Wealth Check: 'Will my pockets stretch to setting up a pilates firm?'

A reader asks if her finances can stand the strain of being her own boss and owning her own flat
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How to change both a career and a home?

Luci McQuitty has some big financial decisions ahead of her as she is planning to make a career change within the next two years.

While she is close to securing a permanent job at her current firm next month - a public relations agency where she is providing maternity cover on a salary of £37,500 as an account director - her longer-term aim is to start her own business as a personal pilates instructor.

"I have applied to do a pilates teacher training course at a cost of £3,700," she says. "My aim is to take on a full-time job for the next few years while I train, and then to move to Hastings to set up the business."

Just as Luci, 33, is getting ready to overhaul her working life, she is also planning to do the same with her living arrangements.

At the moment, she shares a two-bedroom flat in west London with her brother. They each have a 50-50 share of the £180,000 mortgage on their home, which they took out with Cheltenham & Gloucester in February 2004. This is a discounted repayment loan fixed at 0.39 per cent above base rate (currently 4.89 per cent) until December 2007.

Luci is now keen to live on her own and wants to stay based fairly centrally in London for the time being.

She has the option of either borrowing £10,000 from her parents to buy her brother out of the flat (and then rent out a room), or selling the flat altogether and going into rented accommodation for six months until she can afford to buy a place of her own.

Alternatively, she is considering buying a one-bedroom flat further out of London which she could afford more easily - but in an area she might not like as much.

Luci has been disciplined in building up her funds: she has £6,070 in a mini cash individual savings account (ISA) with Smile, paying 4.65 per cent; £2,200 in a second Smile savings account, paying 4 per cent; and £5,740 in an online savings product with Egg, paying 4.5 per cent. At present, she has no investments, but nor has she any debts or loans to worry about.

Saving for the distant future is another of Luci's priorities, as she is currently not paying into a pension.

"I am concerned that I have started and stopped several pensions in recent years, including a frozen company scheme which I paid into for two years, and a stakeholder pension which I paid into for one year."

She has no protection policies in place.

The cure

Make sure you tone up your savings.

Given that Luci is looking to make a career change, she needs to organise her finances accordingly, says Justin Modray from independent financial adviser (IFA) Bestinvest.

"This means avoiding long-term commitments and keeping plenty of 'rainy day' cash aside until her new career generates a stable income."

He recommends she delay any decision on her flat until she knows if she has secured the job at the public relations firm.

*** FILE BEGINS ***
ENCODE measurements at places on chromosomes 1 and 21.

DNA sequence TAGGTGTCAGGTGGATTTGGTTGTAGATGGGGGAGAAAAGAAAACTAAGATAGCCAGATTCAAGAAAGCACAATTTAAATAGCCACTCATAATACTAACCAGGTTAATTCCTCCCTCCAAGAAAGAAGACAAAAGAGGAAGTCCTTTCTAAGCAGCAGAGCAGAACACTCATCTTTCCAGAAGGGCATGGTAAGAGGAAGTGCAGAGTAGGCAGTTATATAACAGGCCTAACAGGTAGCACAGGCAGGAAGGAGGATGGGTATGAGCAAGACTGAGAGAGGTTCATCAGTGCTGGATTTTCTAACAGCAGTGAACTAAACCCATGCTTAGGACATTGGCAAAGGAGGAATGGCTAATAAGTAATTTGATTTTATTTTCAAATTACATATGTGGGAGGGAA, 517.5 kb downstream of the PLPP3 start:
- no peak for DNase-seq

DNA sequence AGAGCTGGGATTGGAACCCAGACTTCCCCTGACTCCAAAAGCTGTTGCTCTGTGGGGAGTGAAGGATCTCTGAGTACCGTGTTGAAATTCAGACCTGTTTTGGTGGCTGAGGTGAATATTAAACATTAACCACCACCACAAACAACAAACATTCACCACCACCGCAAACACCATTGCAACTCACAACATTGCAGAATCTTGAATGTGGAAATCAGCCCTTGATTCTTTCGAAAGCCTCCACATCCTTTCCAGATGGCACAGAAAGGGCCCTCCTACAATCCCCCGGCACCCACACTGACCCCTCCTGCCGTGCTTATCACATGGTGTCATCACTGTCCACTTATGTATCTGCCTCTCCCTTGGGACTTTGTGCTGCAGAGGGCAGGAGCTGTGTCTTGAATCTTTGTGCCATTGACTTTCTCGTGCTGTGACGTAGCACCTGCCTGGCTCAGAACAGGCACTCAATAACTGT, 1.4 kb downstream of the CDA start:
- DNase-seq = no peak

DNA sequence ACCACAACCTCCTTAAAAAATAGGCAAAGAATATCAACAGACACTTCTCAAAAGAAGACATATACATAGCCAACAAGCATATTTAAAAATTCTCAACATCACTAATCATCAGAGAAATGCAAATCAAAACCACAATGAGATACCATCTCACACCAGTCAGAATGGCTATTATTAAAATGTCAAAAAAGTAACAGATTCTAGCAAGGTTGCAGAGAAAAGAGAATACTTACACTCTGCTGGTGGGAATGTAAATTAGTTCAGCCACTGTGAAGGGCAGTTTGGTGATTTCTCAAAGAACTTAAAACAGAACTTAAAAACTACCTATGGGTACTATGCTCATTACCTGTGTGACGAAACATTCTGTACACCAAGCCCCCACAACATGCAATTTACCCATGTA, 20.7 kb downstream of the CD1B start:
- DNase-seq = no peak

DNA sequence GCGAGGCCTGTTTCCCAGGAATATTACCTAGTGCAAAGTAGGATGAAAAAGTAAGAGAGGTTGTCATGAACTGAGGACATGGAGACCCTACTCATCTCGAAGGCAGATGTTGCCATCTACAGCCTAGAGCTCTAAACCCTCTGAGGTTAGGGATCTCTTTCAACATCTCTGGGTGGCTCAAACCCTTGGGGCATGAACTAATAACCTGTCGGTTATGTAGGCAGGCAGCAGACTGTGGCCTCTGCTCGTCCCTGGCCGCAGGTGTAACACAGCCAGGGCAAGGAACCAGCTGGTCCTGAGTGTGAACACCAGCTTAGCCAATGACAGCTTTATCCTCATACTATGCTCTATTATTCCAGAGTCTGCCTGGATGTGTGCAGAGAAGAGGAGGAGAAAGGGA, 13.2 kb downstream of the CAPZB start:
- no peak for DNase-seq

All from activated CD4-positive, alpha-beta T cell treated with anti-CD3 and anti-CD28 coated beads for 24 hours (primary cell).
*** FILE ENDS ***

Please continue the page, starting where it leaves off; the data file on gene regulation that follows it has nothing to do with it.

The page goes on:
"If Luci takes a pay cut in the future when becoming a self-employed pilates teacher," he adds, "this will affect her ability to pay the mortgage."

Savings and debts

Mr Modray says Luci is holding her savings with providers that pay competitive rates, but he recommends she transfer the savings in her Egg account to the mini cash ISA, to make use of her annual tax-free allowance of £3,000.


Given Luci's uncertain career and property plans, Mr Modray says she is best off keeping her money in cash for the time being.

"But when her life is more settled, Luci should consider regular saving into a stock market-based investment, because returns are likely to be more exciting than cash in the longer term."


Based on her earnings, Luci will struggle to buy a flat in central London, as prices remain high, says Mr Modray.

If she wants to maximise her income, then buying out her brother with a loan from her family (at low or nil interest) and having a room to rent out would generate a quick and effective return, says Colin Rothery at IFA Throgmorton Financial Services.

"Given that she doesn't want to move to an area she might not like - which could also incur greater travel costs - Luci would be better off finding a nice lodger to cover the additional mortgage payments."

As a higher-rate taxpayer, he recommends that Luci use the Revenue & Customs "rent a room" scheme. This offers a tax-free allowance of £4,250 a year.

Mr Rothery also points out that if she and her brother sell now, there may be redemption penalties for early repayment, because their mortgage deal with Cheltenham & Gloucester runs until 2007.


Luci should wait and see whether the permanent job comes off, says Mike Pendergast from IFA Zen Financial Services, and if so, she should join the occupational scheme.

"If she is going to stay with this company, she can then transfer her old pension schemes into the new one - if the trustees will allow," he says.

"If not, she should look at her stakeholder pension - particularly as her job is quite fluid - because this will allow her to take her pension with her wherever she is working."

Mr Modray says that because Luci has "little pension provision to date", she should make further payments into her stakeholder when she can afford it.


As Luci has no dependants, life insurance is superfluous, says Mr Modray.

But when she is self-employed as a pilates teacher, she should look at some firm of income protection because she will not be paid if she is off work through illness, says Mr Pendergast.

As a single person, he adds, she should also consider critical illness cover.

Interview by Esther Shaw

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